In a 1000L vessel, the distances involved in these mass transport processed can be quite large and over 1 metre. As a rule of thumb, the blending time in a batch reactor is taken as the time required for the fluid to travel five times around the fully mixing path. This time is dependent on the design and power of the agitator within the batch reactor. As the volume of the reactor increases, the increase in power required is proportional to the square of the volume and so there comes a limit on how big and powerful the agitator can be. As a consequence, the blending time typically increase as the reactor volume increases which has the effect of slowing down the processing.
In the corresponding 7L continuous reactor, the mixing path will be 1-3 orders of magnitude shorter and the distances will typically be measured in centimetres instead of metres. So fast blending is easier to achieve even with low energy mixing input. This means that a continuous reactor can be design in such a way to ensure that all of the process volume is evenly mixed.
Chemistry Benefit – Steady State Processing
In a batch reactor, the contents of the reactor remain in one place and change over time. This means that over the course of the time spent in the reactor, the starting materials are initially surrounded by other starting material molecules but over time, they become increasingly surrounded by product molecules.
This means that if there are any potential consecutive reactions, the longer the materials stay in the batch reactor, the more likely that some of these consecutive reactions can occur. This becomes a more significant issue as the process is scaled up as the heat and mass transfer factors become limitations to the process parameters of a batch reactor. Both factors lead to the selection of processing parameters that slow down the chemistry process.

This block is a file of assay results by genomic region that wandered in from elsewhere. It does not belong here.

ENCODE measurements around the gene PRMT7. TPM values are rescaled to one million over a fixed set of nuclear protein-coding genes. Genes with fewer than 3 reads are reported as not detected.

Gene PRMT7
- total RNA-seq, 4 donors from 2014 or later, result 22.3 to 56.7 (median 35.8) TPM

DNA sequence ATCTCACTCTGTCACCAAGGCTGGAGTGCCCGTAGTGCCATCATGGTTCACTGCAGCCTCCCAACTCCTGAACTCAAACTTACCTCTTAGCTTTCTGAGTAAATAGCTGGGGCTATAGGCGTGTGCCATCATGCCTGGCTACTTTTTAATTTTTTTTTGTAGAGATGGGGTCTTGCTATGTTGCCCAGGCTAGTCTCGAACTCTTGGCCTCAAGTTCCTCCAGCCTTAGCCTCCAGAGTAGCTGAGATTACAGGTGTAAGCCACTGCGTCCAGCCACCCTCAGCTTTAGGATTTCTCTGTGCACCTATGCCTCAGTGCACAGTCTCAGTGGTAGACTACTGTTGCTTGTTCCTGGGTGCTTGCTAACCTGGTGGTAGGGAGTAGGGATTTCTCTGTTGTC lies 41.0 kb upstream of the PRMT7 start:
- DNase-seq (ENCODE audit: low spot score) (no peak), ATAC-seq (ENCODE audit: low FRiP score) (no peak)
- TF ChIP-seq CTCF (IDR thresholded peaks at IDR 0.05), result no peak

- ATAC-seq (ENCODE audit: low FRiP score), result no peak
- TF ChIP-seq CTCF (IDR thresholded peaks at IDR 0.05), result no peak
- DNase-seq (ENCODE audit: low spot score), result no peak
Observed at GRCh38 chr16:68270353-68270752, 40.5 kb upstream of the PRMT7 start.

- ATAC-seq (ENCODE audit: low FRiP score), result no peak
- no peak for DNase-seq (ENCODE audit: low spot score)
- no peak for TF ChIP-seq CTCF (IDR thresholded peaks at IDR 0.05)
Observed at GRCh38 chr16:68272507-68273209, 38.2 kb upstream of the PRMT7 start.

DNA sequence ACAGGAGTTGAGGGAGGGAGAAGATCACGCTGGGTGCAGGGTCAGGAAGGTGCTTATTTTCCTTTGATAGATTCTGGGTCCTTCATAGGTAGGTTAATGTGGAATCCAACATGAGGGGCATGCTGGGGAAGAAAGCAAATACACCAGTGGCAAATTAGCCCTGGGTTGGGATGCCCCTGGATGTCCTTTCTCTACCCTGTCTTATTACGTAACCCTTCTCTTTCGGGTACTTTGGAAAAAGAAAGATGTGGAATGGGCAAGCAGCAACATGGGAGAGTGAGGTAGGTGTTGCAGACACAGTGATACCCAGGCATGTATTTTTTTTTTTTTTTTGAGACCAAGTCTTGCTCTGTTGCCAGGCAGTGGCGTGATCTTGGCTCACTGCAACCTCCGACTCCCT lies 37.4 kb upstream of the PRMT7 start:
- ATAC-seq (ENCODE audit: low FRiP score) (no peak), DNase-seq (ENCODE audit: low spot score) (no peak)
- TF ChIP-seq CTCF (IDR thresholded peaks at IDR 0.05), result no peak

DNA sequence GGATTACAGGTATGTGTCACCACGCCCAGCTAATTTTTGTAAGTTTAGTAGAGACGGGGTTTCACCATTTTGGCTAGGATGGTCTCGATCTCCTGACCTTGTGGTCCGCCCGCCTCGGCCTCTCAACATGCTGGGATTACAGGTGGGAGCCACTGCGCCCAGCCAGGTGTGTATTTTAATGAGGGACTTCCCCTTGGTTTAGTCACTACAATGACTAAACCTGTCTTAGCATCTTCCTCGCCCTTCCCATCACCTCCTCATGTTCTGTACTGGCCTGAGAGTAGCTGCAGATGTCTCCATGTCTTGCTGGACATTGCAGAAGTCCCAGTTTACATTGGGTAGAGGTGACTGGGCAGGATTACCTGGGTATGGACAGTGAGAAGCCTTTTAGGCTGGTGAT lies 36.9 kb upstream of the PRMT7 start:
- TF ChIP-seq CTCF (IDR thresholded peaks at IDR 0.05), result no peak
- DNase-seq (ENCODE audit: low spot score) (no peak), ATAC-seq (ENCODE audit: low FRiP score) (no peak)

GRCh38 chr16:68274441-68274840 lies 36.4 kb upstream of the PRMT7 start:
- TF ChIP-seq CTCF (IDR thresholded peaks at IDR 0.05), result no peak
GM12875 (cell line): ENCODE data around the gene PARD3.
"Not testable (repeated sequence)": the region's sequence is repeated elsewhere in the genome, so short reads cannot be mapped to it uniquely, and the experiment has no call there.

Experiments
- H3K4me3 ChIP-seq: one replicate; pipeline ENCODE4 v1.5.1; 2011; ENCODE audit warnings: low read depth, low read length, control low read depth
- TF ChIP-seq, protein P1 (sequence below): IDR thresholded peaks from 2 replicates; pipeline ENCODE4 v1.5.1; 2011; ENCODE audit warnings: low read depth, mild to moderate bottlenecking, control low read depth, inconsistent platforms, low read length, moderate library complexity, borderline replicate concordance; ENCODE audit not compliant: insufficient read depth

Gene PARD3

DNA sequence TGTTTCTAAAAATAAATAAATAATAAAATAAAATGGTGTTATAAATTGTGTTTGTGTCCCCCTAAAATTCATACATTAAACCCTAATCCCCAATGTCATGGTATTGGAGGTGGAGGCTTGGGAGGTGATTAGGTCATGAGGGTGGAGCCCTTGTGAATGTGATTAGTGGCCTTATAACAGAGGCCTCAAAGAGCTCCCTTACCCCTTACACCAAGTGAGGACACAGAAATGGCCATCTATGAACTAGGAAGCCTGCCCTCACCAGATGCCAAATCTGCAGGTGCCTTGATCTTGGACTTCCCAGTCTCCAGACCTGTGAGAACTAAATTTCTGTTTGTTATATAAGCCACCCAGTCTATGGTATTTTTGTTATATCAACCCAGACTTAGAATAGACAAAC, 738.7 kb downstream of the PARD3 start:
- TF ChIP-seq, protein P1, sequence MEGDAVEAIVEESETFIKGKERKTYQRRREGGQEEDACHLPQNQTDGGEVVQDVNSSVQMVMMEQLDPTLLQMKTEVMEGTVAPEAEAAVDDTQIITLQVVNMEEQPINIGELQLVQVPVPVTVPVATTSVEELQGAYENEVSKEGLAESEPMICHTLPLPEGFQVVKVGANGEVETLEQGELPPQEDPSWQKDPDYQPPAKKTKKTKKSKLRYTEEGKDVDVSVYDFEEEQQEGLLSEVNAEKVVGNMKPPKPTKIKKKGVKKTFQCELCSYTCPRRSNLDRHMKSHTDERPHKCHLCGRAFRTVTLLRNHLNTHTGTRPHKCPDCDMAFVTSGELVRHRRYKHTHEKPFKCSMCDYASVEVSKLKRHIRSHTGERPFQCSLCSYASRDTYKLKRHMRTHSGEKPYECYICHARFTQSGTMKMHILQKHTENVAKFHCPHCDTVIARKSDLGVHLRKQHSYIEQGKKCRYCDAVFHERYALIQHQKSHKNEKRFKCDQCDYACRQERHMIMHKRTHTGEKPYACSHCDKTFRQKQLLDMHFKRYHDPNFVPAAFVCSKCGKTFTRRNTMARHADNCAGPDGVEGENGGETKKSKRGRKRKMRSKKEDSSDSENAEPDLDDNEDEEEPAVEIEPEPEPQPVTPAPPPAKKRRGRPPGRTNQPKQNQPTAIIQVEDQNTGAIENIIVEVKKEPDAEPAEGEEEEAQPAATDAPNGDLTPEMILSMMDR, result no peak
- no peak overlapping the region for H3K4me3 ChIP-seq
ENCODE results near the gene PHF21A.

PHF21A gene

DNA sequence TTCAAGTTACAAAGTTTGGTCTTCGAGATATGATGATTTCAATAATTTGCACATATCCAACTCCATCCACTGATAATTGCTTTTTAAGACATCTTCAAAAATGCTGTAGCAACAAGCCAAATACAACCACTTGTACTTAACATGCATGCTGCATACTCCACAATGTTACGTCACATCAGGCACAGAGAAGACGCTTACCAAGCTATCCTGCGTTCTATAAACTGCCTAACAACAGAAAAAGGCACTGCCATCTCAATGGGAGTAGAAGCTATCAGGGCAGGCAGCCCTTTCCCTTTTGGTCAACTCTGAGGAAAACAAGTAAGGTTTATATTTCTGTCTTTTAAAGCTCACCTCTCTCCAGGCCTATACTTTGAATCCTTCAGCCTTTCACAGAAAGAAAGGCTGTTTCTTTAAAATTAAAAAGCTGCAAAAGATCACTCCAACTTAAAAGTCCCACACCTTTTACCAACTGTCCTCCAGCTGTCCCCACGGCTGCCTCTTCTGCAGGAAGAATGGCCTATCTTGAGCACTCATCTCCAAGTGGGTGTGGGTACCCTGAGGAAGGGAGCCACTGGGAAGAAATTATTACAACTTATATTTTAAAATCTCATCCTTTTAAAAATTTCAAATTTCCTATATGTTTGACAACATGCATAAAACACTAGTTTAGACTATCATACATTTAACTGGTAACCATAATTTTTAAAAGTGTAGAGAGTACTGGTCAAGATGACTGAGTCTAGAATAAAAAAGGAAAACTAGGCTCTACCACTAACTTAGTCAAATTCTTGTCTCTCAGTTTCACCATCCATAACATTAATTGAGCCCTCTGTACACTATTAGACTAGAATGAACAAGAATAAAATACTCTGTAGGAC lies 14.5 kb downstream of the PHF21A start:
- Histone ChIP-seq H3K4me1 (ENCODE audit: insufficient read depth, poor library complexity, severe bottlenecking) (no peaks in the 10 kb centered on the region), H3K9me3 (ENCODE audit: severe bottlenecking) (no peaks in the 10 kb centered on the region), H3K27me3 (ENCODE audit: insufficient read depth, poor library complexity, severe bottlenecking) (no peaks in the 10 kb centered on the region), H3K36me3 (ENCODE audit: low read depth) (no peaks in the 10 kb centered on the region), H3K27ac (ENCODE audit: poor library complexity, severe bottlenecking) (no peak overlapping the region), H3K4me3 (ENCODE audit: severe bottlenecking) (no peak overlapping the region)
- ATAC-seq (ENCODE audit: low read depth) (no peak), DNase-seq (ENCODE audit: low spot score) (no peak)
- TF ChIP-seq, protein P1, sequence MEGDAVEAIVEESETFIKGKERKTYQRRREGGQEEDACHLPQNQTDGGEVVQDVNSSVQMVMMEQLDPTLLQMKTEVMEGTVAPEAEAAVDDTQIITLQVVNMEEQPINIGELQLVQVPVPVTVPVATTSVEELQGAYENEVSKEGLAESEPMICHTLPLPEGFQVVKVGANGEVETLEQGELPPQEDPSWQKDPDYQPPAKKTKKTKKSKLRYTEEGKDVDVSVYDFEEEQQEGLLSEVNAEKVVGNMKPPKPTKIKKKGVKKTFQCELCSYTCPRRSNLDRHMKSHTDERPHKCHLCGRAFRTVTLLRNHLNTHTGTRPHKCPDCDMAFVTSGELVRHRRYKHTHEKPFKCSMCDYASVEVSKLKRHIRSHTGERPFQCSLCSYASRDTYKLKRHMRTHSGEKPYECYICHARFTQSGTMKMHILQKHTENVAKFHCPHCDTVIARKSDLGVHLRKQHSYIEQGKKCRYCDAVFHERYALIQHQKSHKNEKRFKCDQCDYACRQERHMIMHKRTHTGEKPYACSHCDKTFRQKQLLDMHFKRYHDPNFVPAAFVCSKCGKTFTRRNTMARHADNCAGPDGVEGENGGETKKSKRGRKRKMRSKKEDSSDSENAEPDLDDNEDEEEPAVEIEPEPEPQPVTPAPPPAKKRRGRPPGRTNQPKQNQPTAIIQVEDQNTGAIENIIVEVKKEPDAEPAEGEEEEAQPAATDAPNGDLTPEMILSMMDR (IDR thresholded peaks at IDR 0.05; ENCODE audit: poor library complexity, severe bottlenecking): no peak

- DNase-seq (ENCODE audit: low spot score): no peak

So the process is changed and made less optimal in order that it can still be run within the limitations of the batch reactor. This can result in lower yields or more by-products/impurities that have to be removed in subsequent unit operations.
By contrast, a continuous processing reactor keeps the starting materials separate from the products by moving materials from one end of the reactor to the other end of the reactor. The time that the starting materials are given to react is based on how long they stay travelling through the reactor. The ideal reactor would be designed so that two molecules of the starting materials enter the beginning of the reactor together, are given enough energy to react together and any heat of reaction is removed so that they leave the reactor together as product.
For a reaction with a 5 minute reaction time, this means they would stay within the reactor for just 5 minutes compared to the hours they would potentially need to stay within the equivalent 1000L batch reactor. Once operating, a continuous reactor will be operating under steady state conditions – a snap shot of the process parameters at any time would be identical – unreacted materials at the start of the reactor, completed product at the end of the reactor. This means that the product coming out of the reactor is very consistent as the residence time, temperature profile and mixing regime for any molecules entering the reactor will always be the same.